The Whole Debacle in Less than 15 Seconds
Relating resiliently to just one person at a time can be hard; negotiating relationships between groups of people can be even harder. Knowing who was kin and who was not, who was a member of the tribe and who was not, was essential for the survival of our human ancestors on the savannah. Our brains are evolutionarily hardwired to automatically distinguish between groups of “us” and them” without conscious processing.
One of the heartaches of human civilization is how quickly and automatically our brains react reflexively to those differences. Theory of mind — the capacity to recognize and accept differences between people — can be distorted by layers of negative stereotypes and beliefs and behavioral systems that turn basic neurobiological responses into discrimination and oppression.
I experienced that heartache just recently: I was walking in my neighborhood, turning a corner, when I noticed someone dark-skinned walking toward me. I found myself wondering, “Hmm, are more Mexicans moving into the neighborhood?” Instantly I thought, “Linda! That’s a racist thought!” And in the next instant I recognized the person as the computer guru I rely on every other week to resolve wobbles, glitches, and heartaches with my digital technology. That entire sequence of thoughts took less than ten seconds. The heartache and shame lasted much longer; and the rewiring, even little and often, will take longer still.
In Deep Diversity: Overcoming Us. v. Them, the racial diversity expert Shakhil Choudhury tells of his own experience of “flunking” the Implicit Association Test, a psychological tool that is often used to detect unconscious biases. Then living in Toronto, Canada, Choudhury, who is of Pakistani descent, was chagrined to discover that the test indicated he had an unconscious preference for white people over black people. He developed his own practice to rectify (recondition) this bias. The exercise below is a modified version of this practice. You may choose to work with any group of people you identify as “other” toward whom you know you have a negative bias: men or women, elders or children, members of any minority group, people of a particular sexual orientation, football players, or CEOs.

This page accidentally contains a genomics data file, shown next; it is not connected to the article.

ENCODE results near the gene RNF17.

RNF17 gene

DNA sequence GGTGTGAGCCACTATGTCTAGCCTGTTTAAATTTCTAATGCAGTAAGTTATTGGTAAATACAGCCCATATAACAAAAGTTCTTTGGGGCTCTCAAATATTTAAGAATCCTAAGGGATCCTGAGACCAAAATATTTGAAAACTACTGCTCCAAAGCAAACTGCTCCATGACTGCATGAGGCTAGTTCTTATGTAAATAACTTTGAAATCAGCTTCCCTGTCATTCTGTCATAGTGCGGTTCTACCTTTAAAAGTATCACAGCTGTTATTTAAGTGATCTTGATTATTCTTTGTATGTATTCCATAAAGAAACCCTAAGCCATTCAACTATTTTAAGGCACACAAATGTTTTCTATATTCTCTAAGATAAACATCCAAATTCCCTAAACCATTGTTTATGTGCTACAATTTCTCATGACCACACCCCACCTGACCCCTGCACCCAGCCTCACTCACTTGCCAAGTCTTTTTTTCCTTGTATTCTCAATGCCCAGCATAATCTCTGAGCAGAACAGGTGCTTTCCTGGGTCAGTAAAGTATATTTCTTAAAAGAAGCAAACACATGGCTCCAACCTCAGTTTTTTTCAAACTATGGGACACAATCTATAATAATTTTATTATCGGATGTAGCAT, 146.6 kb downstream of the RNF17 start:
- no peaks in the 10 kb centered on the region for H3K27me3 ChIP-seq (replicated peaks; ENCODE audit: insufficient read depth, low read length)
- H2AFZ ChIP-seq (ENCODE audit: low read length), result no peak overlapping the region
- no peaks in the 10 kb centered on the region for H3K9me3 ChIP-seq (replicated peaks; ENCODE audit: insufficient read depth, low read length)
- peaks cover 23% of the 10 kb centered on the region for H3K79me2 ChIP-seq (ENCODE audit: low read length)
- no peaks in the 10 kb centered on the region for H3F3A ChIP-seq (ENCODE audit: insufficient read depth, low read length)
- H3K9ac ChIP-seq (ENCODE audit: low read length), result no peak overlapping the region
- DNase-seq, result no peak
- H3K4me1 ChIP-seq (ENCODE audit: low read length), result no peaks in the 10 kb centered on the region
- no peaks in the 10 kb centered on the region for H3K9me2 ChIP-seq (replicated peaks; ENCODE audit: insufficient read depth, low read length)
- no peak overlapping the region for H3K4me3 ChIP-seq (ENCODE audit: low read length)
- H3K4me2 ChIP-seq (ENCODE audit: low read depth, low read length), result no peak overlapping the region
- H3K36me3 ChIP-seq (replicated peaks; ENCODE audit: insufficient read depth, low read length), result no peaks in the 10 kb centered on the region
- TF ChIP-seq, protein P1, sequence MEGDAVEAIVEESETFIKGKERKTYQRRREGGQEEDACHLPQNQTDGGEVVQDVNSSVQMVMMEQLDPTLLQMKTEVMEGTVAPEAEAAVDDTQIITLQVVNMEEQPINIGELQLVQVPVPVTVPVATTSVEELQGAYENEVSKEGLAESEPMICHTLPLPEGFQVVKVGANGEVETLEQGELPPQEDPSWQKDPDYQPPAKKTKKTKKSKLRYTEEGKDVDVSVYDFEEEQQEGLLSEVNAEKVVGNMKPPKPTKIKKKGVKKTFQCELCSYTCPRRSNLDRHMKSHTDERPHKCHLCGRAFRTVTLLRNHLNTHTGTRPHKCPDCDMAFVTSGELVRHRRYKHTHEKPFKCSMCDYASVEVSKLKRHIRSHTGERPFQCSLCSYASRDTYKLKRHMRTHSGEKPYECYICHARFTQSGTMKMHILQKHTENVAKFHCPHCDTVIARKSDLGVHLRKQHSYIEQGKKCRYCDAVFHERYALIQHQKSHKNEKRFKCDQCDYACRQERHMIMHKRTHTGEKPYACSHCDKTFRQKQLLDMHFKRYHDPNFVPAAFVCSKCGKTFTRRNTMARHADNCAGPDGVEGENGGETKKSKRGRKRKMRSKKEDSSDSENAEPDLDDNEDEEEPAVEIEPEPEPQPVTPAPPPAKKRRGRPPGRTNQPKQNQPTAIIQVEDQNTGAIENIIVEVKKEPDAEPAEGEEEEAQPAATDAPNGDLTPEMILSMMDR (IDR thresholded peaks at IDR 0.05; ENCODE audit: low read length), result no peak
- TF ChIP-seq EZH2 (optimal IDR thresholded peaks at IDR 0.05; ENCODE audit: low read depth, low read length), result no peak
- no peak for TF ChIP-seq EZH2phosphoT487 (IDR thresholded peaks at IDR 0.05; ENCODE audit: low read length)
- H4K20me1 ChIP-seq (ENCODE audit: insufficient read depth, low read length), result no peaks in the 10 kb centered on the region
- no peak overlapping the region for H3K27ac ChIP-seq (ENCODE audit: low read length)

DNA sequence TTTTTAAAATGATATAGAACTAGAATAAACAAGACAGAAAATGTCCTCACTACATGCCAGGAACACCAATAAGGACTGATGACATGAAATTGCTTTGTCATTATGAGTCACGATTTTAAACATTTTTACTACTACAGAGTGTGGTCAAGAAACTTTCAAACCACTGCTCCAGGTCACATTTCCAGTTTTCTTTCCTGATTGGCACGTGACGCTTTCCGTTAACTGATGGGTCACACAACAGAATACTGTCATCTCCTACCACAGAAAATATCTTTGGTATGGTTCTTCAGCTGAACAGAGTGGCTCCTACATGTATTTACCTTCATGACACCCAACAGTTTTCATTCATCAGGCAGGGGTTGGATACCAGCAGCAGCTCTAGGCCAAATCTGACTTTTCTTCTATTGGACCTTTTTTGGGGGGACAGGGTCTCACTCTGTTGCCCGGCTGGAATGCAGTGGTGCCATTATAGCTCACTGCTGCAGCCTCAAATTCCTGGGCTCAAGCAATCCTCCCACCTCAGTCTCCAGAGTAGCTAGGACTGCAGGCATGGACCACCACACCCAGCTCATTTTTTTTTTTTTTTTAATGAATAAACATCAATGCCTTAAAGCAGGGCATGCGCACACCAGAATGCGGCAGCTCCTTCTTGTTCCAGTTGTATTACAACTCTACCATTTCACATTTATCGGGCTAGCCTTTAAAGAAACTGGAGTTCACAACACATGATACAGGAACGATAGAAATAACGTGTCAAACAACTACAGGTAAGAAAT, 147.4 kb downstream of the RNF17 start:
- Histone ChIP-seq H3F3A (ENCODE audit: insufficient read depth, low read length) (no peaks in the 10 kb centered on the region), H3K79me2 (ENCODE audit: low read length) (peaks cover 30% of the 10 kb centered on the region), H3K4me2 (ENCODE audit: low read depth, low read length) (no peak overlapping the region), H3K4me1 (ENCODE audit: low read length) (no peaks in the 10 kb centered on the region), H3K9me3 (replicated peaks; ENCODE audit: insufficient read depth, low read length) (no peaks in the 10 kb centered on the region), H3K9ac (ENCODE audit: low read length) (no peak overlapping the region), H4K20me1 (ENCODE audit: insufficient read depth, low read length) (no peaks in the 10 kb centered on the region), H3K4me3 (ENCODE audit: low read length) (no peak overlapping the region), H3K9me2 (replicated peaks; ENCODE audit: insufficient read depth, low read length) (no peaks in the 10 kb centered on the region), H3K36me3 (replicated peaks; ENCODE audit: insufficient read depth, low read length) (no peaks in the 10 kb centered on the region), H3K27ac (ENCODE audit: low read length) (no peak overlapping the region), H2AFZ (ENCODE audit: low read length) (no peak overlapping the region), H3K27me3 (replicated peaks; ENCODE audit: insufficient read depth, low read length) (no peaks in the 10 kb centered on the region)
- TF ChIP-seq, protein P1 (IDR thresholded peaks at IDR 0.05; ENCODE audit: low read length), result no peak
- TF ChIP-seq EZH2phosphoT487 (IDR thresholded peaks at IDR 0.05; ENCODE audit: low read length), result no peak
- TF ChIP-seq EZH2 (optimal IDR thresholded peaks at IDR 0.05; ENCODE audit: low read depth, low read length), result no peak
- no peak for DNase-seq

Exercise: Us versus Them
1. Identify the category of “other” you are going to practice with.
2. Identify negative thoughts or assumptions that go through your mind when you encounter or imagine encountering someone in this group, especially perceptions of danger.
3. Identify several positive thoughts to use for the juxtaposition, especially thoughts or assumptions associated with safety: qualities such as being kind, generous, hardworking, and practical.
4. As you encounter (or imagine) a member of this group, repeat your positive thoughts. Keep repeating them until you notice a shift in your current perception of this person. Notice whether the original negative perceptions come up less frequently or begin to fade into the background.
5. Continue repeating this practice until these positive thoughts automatically come to mind when you encounter someone in this group. As you experience success with this tool, practice it with different groups, using different perceptions and messages.
When Choudhury took the Implicit Assessment Test again several years later, results indicated he had “broken the prejudice habit.” His conscious practice of reconditioning had rewired his unconscious conditioned bias. This is a great example of using practices of conscious, compassionate connection to deepen our relational intelligence.